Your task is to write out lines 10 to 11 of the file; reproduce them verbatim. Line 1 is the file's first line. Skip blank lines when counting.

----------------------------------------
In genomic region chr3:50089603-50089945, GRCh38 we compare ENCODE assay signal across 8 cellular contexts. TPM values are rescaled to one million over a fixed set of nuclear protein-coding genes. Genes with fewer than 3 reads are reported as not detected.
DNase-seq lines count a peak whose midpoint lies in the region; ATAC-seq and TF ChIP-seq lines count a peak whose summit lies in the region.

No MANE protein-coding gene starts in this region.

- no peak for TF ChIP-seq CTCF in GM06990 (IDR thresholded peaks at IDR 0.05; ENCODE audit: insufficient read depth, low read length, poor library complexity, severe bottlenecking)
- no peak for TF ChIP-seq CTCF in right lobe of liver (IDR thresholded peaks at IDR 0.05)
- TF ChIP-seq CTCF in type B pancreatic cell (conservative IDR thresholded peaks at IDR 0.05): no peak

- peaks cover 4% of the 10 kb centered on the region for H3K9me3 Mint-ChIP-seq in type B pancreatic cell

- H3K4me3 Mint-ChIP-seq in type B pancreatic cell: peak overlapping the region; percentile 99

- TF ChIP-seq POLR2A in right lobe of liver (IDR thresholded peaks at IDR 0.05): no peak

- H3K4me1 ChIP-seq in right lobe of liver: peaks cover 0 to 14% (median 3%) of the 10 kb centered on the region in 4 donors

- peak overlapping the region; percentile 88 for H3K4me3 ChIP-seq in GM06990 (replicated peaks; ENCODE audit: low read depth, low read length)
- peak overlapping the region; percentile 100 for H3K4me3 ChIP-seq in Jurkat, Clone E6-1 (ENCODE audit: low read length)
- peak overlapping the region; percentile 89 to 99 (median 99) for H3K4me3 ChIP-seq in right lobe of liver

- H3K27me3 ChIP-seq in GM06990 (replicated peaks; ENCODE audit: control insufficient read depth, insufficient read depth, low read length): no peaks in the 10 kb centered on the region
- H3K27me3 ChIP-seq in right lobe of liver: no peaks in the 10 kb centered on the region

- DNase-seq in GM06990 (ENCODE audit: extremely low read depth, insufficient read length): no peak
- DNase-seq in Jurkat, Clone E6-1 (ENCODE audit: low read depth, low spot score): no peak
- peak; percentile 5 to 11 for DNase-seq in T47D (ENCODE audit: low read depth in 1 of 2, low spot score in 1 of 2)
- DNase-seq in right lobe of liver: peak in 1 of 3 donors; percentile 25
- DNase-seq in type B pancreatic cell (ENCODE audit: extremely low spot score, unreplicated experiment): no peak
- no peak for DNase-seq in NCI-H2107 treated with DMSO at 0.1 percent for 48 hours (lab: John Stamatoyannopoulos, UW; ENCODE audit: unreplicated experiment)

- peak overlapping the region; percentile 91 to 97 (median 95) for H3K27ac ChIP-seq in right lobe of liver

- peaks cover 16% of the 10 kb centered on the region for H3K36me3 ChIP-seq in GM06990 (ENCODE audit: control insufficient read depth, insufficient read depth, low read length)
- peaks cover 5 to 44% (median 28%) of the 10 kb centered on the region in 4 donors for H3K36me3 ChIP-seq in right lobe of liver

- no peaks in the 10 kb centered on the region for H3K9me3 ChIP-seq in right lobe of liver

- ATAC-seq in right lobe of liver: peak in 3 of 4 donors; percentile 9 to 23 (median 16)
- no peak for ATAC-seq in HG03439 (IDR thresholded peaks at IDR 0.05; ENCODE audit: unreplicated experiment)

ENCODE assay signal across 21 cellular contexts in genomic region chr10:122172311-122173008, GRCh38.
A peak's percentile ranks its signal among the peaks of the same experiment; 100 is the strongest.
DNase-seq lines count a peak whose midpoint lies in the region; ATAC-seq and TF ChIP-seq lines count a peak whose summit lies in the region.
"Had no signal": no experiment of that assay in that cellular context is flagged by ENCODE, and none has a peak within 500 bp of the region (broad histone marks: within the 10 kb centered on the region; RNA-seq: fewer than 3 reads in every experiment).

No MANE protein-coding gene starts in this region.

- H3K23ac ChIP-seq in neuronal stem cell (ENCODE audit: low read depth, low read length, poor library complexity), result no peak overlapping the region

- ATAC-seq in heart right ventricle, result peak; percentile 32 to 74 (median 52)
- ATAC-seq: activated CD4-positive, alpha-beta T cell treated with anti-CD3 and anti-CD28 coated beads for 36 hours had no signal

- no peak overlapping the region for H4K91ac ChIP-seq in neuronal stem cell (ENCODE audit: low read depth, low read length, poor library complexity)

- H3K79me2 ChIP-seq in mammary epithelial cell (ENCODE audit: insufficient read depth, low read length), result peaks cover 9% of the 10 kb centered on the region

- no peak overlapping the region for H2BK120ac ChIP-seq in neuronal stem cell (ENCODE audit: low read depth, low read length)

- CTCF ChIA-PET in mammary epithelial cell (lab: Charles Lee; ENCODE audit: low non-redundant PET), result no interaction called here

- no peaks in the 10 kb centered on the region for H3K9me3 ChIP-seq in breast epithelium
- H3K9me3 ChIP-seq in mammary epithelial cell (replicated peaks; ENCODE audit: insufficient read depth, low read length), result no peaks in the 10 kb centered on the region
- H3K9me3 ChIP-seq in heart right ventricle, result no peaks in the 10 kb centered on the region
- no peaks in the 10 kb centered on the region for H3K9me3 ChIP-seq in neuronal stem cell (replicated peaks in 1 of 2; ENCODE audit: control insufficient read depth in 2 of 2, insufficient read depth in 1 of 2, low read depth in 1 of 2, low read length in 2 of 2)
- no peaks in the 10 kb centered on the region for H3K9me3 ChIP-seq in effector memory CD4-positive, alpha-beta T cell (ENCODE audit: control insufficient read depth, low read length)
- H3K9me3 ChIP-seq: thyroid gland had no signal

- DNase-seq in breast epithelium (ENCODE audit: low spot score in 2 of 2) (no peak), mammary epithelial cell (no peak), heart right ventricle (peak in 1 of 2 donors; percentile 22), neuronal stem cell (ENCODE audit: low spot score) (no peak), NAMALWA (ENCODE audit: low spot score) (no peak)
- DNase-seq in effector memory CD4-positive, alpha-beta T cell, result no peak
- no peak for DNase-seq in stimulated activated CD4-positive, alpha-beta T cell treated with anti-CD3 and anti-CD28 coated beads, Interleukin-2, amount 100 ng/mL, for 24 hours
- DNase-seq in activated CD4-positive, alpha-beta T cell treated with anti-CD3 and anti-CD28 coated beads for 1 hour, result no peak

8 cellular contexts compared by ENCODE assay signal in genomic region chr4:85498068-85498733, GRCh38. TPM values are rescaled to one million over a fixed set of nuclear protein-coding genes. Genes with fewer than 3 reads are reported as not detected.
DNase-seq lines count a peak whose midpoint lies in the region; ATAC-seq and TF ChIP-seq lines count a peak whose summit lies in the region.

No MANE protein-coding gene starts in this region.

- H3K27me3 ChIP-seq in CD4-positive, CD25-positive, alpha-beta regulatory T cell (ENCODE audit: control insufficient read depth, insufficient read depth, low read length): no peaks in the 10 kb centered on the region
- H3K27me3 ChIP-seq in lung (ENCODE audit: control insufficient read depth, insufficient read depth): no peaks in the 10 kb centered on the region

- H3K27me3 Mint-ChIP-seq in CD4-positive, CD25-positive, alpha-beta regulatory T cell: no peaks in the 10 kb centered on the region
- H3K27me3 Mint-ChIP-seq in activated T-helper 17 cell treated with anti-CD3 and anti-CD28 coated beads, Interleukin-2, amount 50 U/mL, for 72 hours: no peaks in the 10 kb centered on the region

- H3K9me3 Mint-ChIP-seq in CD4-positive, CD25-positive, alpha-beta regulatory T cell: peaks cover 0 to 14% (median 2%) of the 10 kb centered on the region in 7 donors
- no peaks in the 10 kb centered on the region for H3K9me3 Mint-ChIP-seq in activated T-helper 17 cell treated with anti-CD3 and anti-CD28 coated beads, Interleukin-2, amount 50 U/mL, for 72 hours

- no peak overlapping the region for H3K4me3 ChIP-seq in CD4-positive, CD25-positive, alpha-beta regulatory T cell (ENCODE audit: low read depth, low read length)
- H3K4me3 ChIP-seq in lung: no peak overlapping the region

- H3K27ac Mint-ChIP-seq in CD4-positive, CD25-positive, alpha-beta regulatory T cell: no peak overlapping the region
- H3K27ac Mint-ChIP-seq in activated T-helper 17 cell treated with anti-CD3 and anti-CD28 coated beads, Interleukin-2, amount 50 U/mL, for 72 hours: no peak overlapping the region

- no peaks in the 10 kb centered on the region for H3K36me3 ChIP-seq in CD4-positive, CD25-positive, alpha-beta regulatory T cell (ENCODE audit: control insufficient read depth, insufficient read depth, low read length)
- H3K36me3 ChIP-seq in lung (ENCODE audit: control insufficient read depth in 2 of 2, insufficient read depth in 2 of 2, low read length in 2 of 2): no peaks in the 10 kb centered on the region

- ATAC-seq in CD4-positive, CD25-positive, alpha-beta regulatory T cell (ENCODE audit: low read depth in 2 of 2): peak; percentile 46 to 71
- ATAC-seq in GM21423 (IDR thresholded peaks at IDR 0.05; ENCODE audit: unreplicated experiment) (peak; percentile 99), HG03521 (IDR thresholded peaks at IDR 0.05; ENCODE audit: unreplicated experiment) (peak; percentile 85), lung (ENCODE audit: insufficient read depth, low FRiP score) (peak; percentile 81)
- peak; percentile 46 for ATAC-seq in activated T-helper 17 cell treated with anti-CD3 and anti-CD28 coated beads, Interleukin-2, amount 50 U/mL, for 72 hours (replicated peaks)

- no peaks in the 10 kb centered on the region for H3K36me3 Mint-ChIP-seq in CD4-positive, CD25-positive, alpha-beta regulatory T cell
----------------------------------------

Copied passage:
- H3K4me1 ChIP-seq in right lobe of liver: peaks cover 0 to 14% (median 3%) of the 10 kb centered on the region in 4 donors

- peak overlapping the region; percentile 88 for H3K4me3 ChIP-seq in GM06990 (replicated peaks; ENCODE audit: low read depth, low read length)